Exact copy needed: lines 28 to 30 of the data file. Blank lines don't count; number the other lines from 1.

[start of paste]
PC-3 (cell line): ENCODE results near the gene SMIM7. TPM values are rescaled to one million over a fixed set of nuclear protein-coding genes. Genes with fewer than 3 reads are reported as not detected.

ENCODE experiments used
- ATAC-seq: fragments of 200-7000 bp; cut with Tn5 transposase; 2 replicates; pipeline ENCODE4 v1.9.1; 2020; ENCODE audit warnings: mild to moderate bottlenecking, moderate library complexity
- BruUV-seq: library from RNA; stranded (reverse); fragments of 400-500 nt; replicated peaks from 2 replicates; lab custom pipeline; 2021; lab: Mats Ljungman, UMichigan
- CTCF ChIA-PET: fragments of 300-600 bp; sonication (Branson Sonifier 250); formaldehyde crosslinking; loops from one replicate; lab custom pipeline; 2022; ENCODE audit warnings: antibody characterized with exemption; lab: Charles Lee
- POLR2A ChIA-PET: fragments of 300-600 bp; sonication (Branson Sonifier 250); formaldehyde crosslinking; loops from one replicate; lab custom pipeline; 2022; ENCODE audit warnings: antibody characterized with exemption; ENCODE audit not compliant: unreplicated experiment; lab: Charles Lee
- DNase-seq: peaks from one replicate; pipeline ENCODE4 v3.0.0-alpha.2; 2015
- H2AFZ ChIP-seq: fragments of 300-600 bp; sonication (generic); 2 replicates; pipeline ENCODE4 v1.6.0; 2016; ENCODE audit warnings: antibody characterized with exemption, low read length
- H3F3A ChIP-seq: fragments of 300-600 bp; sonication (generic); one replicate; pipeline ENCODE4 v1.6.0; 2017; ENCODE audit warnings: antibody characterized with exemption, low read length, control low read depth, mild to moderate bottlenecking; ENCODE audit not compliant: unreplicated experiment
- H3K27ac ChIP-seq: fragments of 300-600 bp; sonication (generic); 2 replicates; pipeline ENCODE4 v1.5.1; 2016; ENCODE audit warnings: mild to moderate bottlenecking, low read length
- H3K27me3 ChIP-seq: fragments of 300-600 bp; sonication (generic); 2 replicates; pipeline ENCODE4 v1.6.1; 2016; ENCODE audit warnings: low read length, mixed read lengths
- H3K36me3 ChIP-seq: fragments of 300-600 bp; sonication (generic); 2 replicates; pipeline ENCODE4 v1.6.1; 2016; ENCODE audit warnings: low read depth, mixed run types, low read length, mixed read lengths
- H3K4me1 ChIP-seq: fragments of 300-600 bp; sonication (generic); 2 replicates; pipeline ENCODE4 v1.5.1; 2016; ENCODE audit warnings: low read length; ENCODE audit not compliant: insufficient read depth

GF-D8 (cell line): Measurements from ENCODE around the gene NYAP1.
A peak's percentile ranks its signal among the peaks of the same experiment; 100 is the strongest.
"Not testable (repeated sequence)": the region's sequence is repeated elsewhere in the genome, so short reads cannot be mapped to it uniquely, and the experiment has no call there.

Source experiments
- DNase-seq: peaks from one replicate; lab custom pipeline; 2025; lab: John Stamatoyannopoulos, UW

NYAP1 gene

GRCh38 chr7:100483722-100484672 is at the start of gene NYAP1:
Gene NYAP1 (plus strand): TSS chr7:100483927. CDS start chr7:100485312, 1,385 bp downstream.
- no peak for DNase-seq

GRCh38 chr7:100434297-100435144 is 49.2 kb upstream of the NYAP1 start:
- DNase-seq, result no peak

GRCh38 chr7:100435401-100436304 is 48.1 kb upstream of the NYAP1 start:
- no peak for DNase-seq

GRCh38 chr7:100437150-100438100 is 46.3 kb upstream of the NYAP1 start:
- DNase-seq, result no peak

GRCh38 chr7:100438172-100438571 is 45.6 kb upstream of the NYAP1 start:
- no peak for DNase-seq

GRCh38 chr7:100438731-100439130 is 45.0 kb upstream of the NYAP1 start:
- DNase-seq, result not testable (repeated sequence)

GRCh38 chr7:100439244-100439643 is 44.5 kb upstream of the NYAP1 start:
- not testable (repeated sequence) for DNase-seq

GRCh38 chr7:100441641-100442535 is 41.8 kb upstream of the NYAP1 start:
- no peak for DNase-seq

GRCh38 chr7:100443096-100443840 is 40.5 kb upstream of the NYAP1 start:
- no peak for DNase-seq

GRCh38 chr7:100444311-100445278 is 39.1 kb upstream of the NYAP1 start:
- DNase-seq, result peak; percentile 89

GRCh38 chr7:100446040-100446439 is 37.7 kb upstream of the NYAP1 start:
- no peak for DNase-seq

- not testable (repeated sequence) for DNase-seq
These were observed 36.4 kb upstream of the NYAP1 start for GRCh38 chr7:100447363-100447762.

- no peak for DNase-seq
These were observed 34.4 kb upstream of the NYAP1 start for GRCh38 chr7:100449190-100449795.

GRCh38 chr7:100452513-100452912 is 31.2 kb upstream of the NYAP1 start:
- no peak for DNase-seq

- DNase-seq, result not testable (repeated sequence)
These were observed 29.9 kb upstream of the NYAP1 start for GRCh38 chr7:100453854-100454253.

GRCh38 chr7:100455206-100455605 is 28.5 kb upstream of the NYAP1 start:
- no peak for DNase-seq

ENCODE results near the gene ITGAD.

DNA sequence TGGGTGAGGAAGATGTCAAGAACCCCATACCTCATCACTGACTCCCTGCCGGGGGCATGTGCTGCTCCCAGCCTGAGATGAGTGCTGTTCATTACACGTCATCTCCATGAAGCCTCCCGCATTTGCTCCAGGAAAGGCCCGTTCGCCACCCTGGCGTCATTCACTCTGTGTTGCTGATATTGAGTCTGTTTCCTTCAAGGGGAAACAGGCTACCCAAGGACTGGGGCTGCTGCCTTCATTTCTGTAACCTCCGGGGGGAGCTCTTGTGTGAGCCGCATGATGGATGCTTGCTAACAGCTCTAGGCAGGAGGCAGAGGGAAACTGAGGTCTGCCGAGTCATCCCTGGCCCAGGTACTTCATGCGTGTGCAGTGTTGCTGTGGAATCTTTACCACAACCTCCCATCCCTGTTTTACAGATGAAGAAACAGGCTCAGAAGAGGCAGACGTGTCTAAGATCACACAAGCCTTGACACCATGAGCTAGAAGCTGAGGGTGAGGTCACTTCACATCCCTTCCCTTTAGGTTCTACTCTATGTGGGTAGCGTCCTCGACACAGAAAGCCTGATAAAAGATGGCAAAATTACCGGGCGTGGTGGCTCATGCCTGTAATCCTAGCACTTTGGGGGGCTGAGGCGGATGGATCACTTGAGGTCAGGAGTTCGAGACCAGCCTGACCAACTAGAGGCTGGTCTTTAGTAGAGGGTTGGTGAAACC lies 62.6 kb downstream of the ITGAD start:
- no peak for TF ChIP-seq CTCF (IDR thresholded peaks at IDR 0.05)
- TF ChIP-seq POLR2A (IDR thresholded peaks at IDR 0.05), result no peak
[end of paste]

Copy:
- DNase-seq, result no peak

GRCh38 chr7:100438172-100438571 is 45.6 kb upstream of the NYAP1 start:
- no peak for DNase-seq